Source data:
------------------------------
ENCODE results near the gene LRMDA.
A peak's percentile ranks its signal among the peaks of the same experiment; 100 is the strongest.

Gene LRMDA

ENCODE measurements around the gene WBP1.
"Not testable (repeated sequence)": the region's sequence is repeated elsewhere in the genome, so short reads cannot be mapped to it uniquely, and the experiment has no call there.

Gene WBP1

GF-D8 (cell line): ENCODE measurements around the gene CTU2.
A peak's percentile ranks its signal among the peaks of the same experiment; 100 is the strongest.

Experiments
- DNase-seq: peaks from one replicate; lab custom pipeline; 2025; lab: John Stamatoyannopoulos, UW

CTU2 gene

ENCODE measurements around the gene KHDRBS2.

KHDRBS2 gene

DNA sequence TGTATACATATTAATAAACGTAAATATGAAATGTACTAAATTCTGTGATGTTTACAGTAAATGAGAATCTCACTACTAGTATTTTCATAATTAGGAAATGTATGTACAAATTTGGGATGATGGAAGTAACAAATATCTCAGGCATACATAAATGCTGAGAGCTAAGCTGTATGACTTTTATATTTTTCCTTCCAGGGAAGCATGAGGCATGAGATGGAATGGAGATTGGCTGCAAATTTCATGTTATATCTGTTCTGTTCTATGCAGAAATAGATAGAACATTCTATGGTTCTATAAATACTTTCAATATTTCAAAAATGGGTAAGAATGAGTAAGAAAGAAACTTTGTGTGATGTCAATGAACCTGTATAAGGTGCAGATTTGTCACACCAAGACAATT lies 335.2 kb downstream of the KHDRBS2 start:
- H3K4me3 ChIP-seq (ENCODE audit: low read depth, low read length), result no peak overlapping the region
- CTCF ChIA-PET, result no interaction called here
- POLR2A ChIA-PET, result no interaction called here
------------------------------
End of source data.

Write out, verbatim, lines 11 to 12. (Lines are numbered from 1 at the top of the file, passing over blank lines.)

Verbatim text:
CTU2 gene

ENCODE measurements around the gene KHDRBS2.